(He's too kind - so many people are led by the nose these days - they don't know what they think - tweets all over the "landscape" don't help - they're too often less haiku than regurgitations into the mouths of hungry starling beaks - but who needs more starlings? Hummingbirds!)
Judt continues, heartbreakingly,
I am more conscious of these considerations now than at any time in the past. In the grip of a neurological disorder, I am fast losing control of words even as my relationship with the world has been reduced to them. They still form with impeccable discipline and unreduced range in the silence of my thoughts—the view from inside is as rich as ever—but I can no longer convey them with ease. Vowel sounds and sibilant consonants slide out of my mouth, shapeless and inchoate even to my close collaborator. The vocal muscle, for sixty years my reliable alter ego, is failing. Communication, performance, assertion: these are now my weakest assets. Translating being into thought, thought into words, and words into communication will soon be beyond me and I shall be confined to the rhetorical landscape of my interior reflections.Rhetorical landscape of my interior reflections - nice phrase, I turn it over (in the metaphorical landscape of my mind). So I consider the elements of the cover design, and they don't mesh (for me) with "landscape." The images convey artifact and externalized thought, especially of technology, but not rhetorical or metaphorical landscape. Perhaps the blue background with the faintly traced geometric lines (please don't tell me that that grid is representative of human thought processes, I don't believe the mind is as ordered as that - though it's capable of focusing to produce such a grid). I wonder, then, if the background could be employed to imaginatively contribute to the concept of "landscape." I don't know what the image would be - perhaps an image of art - a prehistoric depiction of landscape (if there is such a thing - Lascaux horse paintings?), Darwin's handwriting, your handwriting, a cartographic representation - map & legend - imaginary, legendary - a mental map. An opportunity, possibly, too, to include "art" (not just technology) in the conceptualization. So maybe, in sum, I see the cover as a little too mechanistic, brutalistic even. I know - that's a very strong word (I don't mean to be blunt myself), but - perhaps from my perspective as a woman, or at any rate as a person with a range of artistic/emotional/intuitive responses - the effect of the cover, to me, is quite blunt and, well, artless, in the stark images, isolated from one another and punctuated with all block-cap text. (Is or isn't the archaeological record either gender-neutral, or gender-specific - but not exclusively "male"?) So that is my two cents - from your unsolicited focus group of one. Either that - or change the title.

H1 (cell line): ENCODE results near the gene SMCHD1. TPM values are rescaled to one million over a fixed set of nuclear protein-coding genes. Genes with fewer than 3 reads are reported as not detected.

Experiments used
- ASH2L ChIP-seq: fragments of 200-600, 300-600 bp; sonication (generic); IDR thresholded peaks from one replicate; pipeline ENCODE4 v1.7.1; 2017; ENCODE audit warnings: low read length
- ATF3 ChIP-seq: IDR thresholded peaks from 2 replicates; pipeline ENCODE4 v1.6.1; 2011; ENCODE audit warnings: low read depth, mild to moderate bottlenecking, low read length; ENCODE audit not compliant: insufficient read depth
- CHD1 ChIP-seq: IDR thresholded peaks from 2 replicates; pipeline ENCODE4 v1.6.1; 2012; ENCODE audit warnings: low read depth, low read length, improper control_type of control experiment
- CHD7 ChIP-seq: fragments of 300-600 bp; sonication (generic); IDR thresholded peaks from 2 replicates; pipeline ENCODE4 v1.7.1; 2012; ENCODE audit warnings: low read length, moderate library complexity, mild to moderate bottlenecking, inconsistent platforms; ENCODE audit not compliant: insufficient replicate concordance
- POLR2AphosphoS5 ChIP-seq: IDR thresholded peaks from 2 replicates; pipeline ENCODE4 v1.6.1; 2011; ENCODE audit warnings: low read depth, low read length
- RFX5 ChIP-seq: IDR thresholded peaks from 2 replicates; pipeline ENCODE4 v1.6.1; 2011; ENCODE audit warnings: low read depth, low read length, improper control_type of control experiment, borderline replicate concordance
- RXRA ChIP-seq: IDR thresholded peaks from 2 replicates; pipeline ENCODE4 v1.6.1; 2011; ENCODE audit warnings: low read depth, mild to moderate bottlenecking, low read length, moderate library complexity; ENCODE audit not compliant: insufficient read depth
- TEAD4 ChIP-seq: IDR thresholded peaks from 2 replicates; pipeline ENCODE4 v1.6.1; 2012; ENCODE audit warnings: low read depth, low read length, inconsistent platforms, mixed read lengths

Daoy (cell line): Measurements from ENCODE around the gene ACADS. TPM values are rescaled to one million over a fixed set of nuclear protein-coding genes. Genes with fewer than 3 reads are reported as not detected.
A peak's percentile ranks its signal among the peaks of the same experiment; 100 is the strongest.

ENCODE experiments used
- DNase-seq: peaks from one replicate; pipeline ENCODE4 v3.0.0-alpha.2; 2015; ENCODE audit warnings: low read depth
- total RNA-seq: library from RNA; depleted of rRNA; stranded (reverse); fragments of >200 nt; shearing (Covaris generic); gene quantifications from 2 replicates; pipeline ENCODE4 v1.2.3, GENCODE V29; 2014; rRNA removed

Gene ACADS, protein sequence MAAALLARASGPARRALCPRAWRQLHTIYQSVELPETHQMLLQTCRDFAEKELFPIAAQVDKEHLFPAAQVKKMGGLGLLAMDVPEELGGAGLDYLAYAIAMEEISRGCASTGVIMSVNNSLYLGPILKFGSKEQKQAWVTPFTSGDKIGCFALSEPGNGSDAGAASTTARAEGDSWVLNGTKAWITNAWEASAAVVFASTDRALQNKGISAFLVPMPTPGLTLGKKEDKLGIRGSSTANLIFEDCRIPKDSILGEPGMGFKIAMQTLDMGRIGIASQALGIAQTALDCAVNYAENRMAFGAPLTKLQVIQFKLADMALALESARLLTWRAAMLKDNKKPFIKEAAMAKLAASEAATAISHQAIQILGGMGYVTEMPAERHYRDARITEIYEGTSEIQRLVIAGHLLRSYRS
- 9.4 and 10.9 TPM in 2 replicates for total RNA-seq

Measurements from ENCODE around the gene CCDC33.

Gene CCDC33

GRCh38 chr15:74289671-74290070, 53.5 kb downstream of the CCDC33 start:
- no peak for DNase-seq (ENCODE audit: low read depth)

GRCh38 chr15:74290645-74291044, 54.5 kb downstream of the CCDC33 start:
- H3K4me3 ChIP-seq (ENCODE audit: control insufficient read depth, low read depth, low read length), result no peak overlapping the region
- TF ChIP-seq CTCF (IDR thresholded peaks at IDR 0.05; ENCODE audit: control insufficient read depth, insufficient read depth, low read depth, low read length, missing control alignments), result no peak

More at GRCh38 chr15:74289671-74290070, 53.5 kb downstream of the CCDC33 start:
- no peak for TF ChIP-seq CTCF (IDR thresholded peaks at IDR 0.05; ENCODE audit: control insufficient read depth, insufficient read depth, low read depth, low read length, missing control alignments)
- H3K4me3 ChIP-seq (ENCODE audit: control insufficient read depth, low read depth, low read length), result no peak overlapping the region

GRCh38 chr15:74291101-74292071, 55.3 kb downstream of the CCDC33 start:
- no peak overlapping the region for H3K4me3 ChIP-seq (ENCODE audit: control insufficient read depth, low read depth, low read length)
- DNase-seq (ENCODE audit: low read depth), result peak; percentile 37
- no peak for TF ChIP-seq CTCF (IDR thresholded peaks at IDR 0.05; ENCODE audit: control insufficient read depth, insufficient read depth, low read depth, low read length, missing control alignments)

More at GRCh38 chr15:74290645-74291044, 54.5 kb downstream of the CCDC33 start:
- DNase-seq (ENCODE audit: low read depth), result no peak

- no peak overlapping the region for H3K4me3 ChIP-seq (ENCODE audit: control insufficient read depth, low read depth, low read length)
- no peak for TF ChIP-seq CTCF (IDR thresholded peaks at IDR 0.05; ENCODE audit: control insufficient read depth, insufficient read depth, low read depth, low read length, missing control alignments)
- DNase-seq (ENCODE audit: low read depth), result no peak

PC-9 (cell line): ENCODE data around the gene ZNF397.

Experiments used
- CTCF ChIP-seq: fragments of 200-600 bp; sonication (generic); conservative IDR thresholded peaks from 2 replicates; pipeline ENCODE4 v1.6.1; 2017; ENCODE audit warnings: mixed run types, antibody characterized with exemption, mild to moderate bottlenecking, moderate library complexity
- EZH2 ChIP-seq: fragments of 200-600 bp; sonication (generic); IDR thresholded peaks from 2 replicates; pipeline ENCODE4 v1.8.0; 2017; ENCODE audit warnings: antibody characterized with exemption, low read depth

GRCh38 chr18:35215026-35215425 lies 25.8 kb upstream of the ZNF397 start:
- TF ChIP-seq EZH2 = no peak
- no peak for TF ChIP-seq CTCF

Other than that - love and kisses, truly, dearest. I've been at a bit of low ebb today as the tide in my mental seascape turned (no joke - it was rough learning that U.S. wasn't you though today I could totally laugh about it). I'm glad Qwest at 184.96 is back. Now a song on KZE - ... there's a lot of jam bands in Colorado.
P.S. Now it's an unsolicited focus group of two - I had D take a look at the cover and read the post. He thinks, lose the main title already, go with the "arch. of thought" wording - elevate it. That's the original, starkly arresting, incredibly exciting phrase - it should be in the main title! (Plus, I wasn't crazy about the depiction or placement of the hewn stone - too redolent ...) Signed, Anna (Mrs.) DeWintour